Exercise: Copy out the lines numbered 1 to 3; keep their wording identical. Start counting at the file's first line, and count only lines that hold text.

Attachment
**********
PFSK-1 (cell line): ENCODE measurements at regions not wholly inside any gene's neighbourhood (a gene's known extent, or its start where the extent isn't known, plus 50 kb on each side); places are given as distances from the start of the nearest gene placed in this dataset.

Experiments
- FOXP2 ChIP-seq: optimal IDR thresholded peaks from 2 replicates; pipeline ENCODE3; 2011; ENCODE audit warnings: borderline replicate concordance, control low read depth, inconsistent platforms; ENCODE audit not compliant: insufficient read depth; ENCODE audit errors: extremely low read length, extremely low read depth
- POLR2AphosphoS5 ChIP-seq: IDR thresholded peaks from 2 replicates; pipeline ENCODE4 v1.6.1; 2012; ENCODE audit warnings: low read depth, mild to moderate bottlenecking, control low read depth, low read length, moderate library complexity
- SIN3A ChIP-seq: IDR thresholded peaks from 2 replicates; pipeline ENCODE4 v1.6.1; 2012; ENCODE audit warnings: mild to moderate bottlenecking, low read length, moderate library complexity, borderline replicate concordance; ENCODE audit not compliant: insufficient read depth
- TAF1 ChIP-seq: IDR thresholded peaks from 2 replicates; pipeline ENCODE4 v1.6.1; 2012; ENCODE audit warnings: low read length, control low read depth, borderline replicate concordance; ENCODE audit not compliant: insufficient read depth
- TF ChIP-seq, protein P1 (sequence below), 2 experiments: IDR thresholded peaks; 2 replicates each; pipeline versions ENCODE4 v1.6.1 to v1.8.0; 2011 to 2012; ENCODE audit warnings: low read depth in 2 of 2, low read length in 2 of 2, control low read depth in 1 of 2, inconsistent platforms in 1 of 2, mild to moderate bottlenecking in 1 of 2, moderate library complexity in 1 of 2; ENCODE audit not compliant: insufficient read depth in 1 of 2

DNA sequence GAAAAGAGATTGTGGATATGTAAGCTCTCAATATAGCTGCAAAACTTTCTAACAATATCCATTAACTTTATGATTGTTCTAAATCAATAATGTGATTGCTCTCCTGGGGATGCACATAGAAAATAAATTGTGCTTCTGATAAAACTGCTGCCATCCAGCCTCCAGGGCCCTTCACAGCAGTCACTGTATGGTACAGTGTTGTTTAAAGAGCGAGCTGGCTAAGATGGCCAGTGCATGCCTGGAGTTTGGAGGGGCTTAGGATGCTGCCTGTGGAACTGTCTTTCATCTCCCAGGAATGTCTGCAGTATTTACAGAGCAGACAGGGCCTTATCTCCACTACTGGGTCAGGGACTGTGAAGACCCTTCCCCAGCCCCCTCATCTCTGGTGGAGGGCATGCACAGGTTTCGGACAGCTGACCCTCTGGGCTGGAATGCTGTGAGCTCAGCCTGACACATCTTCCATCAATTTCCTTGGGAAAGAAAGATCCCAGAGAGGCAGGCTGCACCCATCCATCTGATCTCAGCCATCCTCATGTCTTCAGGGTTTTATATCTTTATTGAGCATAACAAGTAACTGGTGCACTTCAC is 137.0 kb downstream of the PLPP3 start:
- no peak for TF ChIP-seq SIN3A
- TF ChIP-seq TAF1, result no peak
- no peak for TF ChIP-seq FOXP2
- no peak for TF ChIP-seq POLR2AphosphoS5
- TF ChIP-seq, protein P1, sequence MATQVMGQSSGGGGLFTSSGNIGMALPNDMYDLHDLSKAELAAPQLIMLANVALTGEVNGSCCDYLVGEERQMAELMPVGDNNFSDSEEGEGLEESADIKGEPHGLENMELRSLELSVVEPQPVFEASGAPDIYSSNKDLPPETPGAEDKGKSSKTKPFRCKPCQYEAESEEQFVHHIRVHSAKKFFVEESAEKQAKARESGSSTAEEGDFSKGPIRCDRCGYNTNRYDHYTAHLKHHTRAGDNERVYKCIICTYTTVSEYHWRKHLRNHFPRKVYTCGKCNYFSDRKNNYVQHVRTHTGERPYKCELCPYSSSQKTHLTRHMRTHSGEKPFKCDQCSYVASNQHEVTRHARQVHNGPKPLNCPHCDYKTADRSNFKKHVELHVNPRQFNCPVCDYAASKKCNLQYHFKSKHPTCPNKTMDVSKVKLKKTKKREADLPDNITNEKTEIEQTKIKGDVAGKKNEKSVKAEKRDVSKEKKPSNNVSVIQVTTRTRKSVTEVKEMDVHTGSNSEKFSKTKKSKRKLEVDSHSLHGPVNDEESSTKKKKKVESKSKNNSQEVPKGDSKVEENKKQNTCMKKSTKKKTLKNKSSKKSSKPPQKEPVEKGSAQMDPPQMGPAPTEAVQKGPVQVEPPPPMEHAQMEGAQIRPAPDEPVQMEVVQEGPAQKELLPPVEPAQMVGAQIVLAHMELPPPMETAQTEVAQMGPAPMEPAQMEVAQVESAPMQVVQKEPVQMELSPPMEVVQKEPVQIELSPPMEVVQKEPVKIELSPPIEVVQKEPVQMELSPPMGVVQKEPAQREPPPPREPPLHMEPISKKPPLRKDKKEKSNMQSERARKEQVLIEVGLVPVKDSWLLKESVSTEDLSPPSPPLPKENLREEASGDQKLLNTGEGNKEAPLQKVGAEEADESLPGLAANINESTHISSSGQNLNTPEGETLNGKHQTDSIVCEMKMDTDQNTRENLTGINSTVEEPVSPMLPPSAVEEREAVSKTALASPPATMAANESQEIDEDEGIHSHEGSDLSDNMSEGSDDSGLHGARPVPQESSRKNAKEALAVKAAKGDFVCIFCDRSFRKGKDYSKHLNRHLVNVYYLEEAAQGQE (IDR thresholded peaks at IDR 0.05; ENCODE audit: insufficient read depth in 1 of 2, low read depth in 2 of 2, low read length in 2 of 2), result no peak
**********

PFSK-1 (cell line): ENCODE measurements at regions not wholly inside any gene's neighbourhood (a gene's known extent, or its start where the extent isn't known, plus 50 kb on each side); places are given as distances from the start of the nearest gene placed in this dataset.

Experiments
- FOXP2 ChIP-seq: optimal IDR thresholded peaks from 2 replicates; pipeline ENCODE3; 2011; ENCODE audit warnings: borderline replicate concordance, control low read depth, inconsistent platforms; ENCODE audit not compliant: insufficient read depth; ENCODE audit errors: extremely low read length, extremely low read depth